Dennis Donohue, a dapper gentleman with a full moustache, normally oversees 47 bellhops, elevator operators and doormen at the 1,200-room Helmsley Palace, the crown jewel in the luxury hotel chain run by its self-proclaimed queen, Leona Helmsley.

But this week, during New York City's first hotel strike in 46 years, this superintendent of services, his name and title engraved on a brass name tag on his lapel, stood in front of the palace, hailing taxis and hauling luggage.

Angry strikers at the hotel's entrance heckled Donohue and hollered at taxi drivers who stopped to pick up fares. The usually immaculate sidewalks were covered with shredded newspaper, squashed paper cups, garbage and uprooted geraniums.

Surveying the scene apprehensively after waiting 10 minutes for a cab, a gray-haired matron gingerly tapped Donohue on the shoulder. "Are taxis avoiding this street because of the strike?" she whispered.

"No, madam," Donohue replied patiently. "It's just rush hour."

Threatening to disrupt tourism here at the beginning of the $2 billion industry's peak season, the strike at 54 of New York's most fashionable hotels by more than 16,000 hotel workers has inconvenienced thousands of visitors and meant double duty for hundreds of management employes who, like Donohue, have taken over strikers' jobs.

In many hotels restaurants are closed and room service is curtailed. But at most of the struck establishments, including the Waldorf Astoria and the Plaza, it is business more or less as usual.

At the 497-room Regency Hotel on Park Avenue, usually staffed by 250 workers, 70 management employes have been making beds, carrying laundry, fixing meals, answering phones.

"I've been doing a little of everything -- waiting on tables, sweeping floors, carrying bags, setting up banquets, even a few weddings," said Michael Ullman, the Regency's managing director. "I'm prepared to keep going as long as I have to."

Albert A. Formicola, president of the Hotel Association of New York, which represents 82 city hotels, said at least 4,500 temporary nonunion workers, many of them vacationing college students, have been hired. Some hotels have brought in employes from their outlets in other cities.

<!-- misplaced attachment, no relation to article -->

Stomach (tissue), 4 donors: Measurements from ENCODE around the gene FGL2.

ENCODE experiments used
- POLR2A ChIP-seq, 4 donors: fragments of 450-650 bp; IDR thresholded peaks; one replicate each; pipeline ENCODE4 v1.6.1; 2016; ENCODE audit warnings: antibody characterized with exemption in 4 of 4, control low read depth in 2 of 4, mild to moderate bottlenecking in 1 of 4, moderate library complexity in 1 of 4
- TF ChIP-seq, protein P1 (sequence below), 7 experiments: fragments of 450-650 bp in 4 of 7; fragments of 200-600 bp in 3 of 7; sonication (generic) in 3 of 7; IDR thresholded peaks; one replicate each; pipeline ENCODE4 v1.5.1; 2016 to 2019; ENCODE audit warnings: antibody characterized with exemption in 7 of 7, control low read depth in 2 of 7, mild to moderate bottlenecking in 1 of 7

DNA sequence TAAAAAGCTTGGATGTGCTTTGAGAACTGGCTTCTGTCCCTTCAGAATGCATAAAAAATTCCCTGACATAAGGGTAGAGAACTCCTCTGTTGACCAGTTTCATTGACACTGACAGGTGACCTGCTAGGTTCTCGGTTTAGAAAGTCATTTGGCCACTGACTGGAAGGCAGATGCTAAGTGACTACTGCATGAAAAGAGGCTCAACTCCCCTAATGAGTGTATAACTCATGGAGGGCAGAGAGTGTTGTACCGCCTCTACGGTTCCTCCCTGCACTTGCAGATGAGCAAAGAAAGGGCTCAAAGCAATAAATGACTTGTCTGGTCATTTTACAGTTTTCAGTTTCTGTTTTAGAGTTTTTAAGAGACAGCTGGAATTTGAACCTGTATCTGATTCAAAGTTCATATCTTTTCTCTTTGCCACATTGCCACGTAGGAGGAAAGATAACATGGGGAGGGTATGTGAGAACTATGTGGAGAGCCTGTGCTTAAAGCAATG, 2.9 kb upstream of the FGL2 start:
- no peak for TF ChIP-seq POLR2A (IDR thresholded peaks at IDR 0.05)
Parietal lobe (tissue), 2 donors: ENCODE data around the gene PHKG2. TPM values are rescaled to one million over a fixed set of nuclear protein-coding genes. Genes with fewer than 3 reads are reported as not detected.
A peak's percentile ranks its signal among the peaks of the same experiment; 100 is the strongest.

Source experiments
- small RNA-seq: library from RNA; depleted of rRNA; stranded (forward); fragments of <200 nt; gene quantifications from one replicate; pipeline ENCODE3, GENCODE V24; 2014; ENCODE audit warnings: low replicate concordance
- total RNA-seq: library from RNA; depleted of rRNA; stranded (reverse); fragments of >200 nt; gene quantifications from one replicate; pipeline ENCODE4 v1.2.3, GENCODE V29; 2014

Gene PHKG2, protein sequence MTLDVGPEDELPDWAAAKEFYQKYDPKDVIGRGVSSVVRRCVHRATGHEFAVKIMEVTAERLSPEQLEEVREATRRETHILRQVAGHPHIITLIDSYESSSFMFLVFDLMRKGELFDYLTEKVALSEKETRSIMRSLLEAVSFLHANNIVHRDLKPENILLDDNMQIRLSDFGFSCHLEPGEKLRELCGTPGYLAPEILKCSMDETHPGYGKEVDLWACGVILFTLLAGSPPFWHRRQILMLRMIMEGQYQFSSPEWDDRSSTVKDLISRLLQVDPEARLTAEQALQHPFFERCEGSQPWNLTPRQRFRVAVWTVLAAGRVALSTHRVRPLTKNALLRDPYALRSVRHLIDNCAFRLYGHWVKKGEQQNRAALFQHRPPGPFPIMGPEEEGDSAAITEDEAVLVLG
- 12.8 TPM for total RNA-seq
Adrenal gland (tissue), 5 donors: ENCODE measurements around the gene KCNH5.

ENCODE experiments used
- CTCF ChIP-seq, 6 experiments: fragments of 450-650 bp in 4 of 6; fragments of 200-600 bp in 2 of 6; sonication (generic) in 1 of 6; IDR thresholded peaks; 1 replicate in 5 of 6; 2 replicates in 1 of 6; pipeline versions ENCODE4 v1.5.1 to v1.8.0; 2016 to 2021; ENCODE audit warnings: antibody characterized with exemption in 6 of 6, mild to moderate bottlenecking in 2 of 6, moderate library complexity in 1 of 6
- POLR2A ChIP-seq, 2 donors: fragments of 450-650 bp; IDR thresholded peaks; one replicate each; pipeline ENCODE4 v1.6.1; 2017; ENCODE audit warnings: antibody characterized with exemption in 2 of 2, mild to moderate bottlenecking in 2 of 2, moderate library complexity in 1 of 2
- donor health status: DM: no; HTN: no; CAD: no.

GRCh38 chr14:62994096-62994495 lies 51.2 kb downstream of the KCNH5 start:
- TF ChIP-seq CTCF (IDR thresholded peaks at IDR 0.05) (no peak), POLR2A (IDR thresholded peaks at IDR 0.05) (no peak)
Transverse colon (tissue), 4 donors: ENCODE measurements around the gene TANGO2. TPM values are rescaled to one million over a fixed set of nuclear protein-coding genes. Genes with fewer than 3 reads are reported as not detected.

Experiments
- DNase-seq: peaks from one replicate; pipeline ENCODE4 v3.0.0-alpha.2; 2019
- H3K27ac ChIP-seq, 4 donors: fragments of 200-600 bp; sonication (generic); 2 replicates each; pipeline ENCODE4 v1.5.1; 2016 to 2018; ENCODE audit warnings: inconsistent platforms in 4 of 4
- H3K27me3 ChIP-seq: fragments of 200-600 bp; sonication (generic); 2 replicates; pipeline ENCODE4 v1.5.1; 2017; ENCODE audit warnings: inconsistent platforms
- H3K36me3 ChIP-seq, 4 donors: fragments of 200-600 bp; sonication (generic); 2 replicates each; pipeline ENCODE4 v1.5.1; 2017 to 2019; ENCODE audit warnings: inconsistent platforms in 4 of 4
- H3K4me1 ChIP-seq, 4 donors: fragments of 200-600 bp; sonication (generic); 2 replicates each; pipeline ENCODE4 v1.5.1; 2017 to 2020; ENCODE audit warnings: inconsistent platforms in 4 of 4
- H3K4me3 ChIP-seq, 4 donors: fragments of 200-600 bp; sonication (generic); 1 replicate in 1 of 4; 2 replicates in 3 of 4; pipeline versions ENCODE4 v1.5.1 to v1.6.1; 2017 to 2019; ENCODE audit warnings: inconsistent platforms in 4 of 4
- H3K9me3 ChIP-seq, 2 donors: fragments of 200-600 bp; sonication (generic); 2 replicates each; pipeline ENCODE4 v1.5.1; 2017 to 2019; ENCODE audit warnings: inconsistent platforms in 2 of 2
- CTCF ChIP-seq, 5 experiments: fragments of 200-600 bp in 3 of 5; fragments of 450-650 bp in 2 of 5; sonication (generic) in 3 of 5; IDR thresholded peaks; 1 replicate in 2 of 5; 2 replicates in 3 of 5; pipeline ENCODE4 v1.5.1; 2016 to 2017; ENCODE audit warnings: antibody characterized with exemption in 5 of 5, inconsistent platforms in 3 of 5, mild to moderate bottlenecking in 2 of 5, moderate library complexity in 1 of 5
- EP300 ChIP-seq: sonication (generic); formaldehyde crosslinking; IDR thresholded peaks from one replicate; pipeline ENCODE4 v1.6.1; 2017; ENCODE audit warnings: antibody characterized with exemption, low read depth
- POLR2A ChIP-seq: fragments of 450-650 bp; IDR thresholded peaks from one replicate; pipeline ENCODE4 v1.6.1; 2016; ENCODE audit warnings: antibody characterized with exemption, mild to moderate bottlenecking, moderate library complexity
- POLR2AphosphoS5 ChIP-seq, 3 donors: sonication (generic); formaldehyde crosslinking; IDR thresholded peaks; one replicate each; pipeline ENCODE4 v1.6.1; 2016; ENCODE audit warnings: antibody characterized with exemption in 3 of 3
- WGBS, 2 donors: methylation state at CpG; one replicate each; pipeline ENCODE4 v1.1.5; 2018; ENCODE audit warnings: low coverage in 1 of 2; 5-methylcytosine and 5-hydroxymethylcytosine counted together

While life inside the hotels may be quieter than usual, the scene outside is noisier: Crowds of boisterous pickets taunt guests, replacement workers and taxi drivers. "Don't go in there lady, you're crossing a picket line. You'll be sorry," one striker yelled to a woman scampering into the Plaza.

Each midday since the strike began last Saturday, throngs of more than 1,000 pickets shouting "No contract, no work" have snaked through midtown Manhattan streets, escorted from hotel to hotel by mounted police and tangling traffic along the way.

Their gripe is money. Vito Pitta, the president of the nine-union Hotel and Motel Trades Council, which represents 25,000 workers at 165 hotels, is demanding a 6.5 percent raise for each year of a four year contract, 2.5 percent less than the original request. Workers earn an average of $315 a week.

Management, represented by the Hotel Association of New York, has increased its initial offer from 4 to 4.5 percent in the first year with a weekly raise of $14.50 in each succeeding year of a five-year contract. "We work very hard," said Margarita Stuark, a 16-year employe of the Sheraton Centre. "They make millions of dollars, and all we are asking for is a little more money."

While the strike has generally been orderly, two pickets have been stabbed by two unidentified men believed to have been applying for jobs at the Sheraton Centre. Police have assigned 4,053 officers to special duty at a cost of more than $800,000 and say they have arrested 26 strikers. The union claims that more than 35 have been taken into custody.

At the hotels' expense, city sanitation trucks have been sent for emergency pickups at the Waldorf Astoria and 19 other hotels declared public health hazards by city officials after private garbage collectors refused to cross picket lines. More than 50 strikers blocked a city garbage truck Wednesday at the Pierre Hotel near Central Park. The sanitation department, which has asked for police protection, has picked up 108 tons of hotel garbage since Saturday at a cost to the hotels of $10,571. Some of the sanitation workers are Teamsters and are able to cross the lines because of a city health ordinance.

Like the hotels' management, most visitors appear to be taking the inconveniences good naturedly, and some are even amused.

"It's no problem," said German tourist Fritz Gearheart, lugging four bags from the curb to the entrance of the Hilton Hotel. "There are more problems in the world than having to carry a few suitcases." A Japanese tourist photographed strikers, while Bob Teunissen and his family, from San Bernardino, Calif., stood on the rim of a fountain for a better look. "It adds to the excitement," Teunissen laughed. "It's a good stage show we didn't even have to pay for."